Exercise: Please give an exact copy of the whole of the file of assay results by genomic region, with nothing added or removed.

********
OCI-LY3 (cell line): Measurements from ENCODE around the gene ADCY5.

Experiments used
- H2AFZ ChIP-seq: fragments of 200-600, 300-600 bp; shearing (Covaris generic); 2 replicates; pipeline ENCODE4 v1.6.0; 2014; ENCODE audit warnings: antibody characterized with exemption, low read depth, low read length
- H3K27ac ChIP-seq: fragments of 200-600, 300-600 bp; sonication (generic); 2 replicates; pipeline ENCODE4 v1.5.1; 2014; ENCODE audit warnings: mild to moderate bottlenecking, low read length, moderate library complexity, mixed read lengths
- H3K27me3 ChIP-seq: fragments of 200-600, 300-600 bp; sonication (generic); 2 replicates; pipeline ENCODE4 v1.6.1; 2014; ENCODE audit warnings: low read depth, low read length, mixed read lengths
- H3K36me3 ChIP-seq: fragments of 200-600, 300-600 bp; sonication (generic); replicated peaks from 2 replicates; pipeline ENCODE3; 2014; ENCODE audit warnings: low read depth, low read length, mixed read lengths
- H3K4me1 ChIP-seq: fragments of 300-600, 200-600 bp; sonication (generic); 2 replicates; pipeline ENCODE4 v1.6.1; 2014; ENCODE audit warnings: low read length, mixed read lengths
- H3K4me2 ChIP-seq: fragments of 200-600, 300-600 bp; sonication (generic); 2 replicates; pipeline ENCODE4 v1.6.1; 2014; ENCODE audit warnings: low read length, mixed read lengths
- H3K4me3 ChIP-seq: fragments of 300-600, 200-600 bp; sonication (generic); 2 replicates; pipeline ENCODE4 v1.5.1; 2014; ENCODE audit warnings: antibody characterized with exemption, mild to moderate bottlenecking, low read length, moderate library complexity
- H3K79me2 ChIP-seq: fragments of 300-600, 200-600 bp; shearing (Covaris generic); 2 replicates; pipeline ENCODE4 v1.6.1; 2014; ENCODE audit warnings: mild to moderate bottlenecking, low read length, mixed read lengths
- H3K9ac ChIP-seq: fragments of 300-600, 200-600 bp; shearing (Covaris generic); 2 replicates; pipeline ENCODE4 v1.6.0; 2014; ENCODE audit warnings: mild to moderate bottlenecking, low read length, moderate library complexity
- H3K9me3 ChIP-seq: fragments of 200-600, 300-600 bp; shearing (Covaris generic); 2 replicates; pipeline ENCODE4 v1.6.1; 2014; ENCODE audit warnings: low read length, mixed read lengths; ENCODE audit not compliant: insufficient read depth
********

OCI-LY3 (cell line): Measurements from ENCODE around the gene ADCY5.

Experiments used
- H2AFZ ChIP-seq: fragments of 200-600, 300-600 bp; shearing (Covaris generic); 2 replicates; pipeline ENCODE4 v1.6.0; 2014; ENCODE audit warnings: antibody characterized with exemption, low read depth, low read length
- H3K27ac ChIP-seq: fragments of 200-600, 300-600 bp; sonication (generic); 2 replicates; pipeline ENCODE4 v1.5.1; 2014; ENCODE audit warnings: mild to moderate bottlenecking, low read length, moderate library complexity, mixed read lengths
- H3K27me3 ChIP-seq: fragments of 200-600, 300-600 bp; sonication (generic); 2 replicates; pipeline ENCODE4 v1.6.1; 2014; ENCODE audit warnings: low read depth, low read length, mixed read lengths
- H3K36me3 ChIP-seq: fragments of 200-600, 300-600 bp; sonication (generic); replicated peaks from 2 replicates; pipeline ENCODE3; 2014; ENCODE audit warnings: low read depth, low read length, mixed read lengths
- H3K4me1 ChIP-seq: fragments of 300-600, 200-600 bp; sonication (generic); 2 replicates; pipeline ENCODE4 v1.6.1; 2014; ENCODE audit warnings: low read length, mixed read lengths
- H3K4me2 ChIP-seq: fragments of 200-600, 300-600 bp; sonication (generic); 2 replicates; pipeline ENCODE4 v1.6.1; 2014; ENCODE audit warnings: low read length, mixed read lengths
- H3K4me3 ChIP-seq: fragments of 300-600, 200-600 bp; sonication (generic); 2 replicates; pipeline ENCODE4 v1.5.1; 2014; ENCODE audit warnings: antibody characterized with exemption, mild to moderate bottlenecking, low read length, moderate library complexity
- H3K79me2 ChIP-seq: fragments of 300-600, 200-600 bp; shearing (Covaris generic); 2 replicates; pipeline ENCODE4 v1.6.1; 2014; ENCODE audit warnings: mild to moderate bottlenecking, low read length, mixed read lengths
- H3K9ac ChIP-seq: fragments of 300-600, 200-600 bp; shearing (Covaris generic); 2 replicates; pipeline ENCODE4 v1.6.0; 2014; ENCODE audit warnings: mild to moderate bottlenecking, low read length, moderate library complexity
- H3K9me3 ChIP-seq: fragments of 200-600, 300-600 bp; shearing (Covaris generic); 2 replicates; pipeline ENCODE4 v1.6.1; 2014; ENCODE audit warnings: low read length, mixed read lengths; ENCODE audit not compliant: insufficient read depth